How To Help:
- Encourage people to go where the action is. Everyone needs to get away from their own spaces from time to time. Perspective and a little fresh air go a long way in promoting sanity.
- Help them see how life works. Different choices lead to different results. Notice: Not everyone’s life stinks!
- Help them cut ties with people who keep them in this mindset, that all of life is terrible and hopeless.
Stage Two: “My Life Stinks”
This is the stage I think you are more likely to begin to encounter in a church setting. Most people going to church have–hopefully–at least some sense of better possibilities in the world. People in this stage feel like victims. “Everyone has it better than me.” They look around and see others with power which they don’t possess. They may make heavy uses of sarcasm and show apathy toward opportunity.
How To Help:
- Encourage them to make friends who can serve as good partners. Who is a step or two beyond them who could help them not only see what is possible, but how to get there.
- As they improve, connect them to someone whom they could mentor. Recognizing they’ve grown will motivate them to grow more.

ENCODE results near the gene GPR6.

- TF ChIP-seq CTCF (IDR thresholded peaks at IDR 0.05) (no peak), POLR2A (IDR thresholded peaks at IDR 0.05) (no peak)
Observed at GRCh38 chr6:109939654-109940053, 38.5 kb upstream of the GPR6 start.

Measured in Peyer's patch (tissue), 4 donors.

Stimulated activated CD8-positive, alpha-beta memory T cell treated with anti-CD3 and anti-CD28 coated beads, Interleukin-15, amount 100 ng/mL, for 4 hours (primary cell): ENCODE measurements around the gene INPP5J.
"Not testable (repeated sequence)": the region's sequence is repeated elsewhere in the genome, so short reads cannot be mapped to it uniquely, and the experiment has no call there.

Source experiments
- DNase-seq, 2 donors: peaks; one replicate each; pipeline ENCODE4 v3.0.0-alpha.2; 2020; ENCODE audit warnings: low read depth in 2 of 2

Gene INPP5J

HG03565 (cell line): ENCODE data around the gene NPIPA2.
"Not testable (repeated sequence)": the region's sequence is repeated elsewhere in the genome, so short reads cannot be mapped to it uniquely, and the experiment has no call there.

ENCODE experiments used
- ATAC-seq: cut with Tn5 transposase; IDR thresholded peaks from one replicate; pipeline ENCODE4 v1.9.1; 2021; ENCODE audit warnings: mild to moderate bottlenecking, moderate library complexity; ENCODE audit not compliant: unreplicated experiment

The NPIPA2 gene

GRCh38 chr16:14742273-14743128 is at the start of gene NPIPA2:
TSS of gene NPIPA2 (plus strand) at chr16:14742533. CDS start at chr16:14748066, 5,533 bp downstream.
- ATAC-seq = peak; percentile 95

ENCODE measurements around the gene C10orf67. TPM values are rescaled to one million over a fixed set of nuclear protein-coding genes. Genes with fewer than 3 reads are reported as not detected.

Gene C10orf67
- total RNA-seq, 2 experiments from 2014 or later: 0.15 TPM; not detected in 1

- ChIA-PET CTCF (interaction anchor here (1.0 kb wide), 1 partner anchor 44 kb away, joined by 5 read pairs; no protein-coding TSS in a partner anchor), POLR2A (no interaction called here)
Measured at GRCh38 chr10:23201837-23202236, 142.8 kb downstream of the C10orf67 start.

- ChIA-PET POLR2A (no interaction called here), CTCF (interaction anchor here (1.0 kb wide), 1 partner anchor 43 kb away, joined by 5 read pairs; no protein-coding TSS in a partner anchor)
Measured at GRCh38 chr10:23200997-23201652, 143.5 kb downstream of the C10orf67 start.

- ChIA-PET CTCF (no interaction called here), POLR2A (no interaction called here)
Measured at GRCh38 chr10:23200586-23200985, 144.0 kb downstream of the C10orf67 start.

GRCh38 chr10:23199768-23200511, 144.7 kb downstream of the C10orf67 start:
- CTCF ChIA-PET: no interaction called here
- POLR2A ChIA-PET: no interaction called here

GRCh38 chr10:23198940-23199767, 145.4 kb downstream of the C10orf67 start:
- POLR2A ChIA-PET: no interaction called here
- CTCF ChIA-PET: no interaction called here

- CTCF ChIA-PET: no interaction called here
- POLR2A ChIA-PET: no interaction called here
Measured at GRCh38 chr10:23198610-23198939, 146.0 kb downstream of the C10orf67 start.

- Be lavish in your praise for where they do make a good impact. If you must offer suggestions for improvement, be gentle.
- Give them tasks and projects in which they can succeed with little follow-up needed.
Stage Three: “I’m Great (And You’re Not)”
Stage Three is an especially interesting one. It is a marked improvement from the first two stages, but it is also the hardest hurdle to overcome. The authors suggest it will take a sort of epiphany to get a person in Stage Three to break through into higher thinking.
Stage three will likely involve a series of dyadic relationships. The person has worked hard to get where they are. There must be some area of significant competence to gain a sense of personal worth. “Here’s a thing I know I can do well.”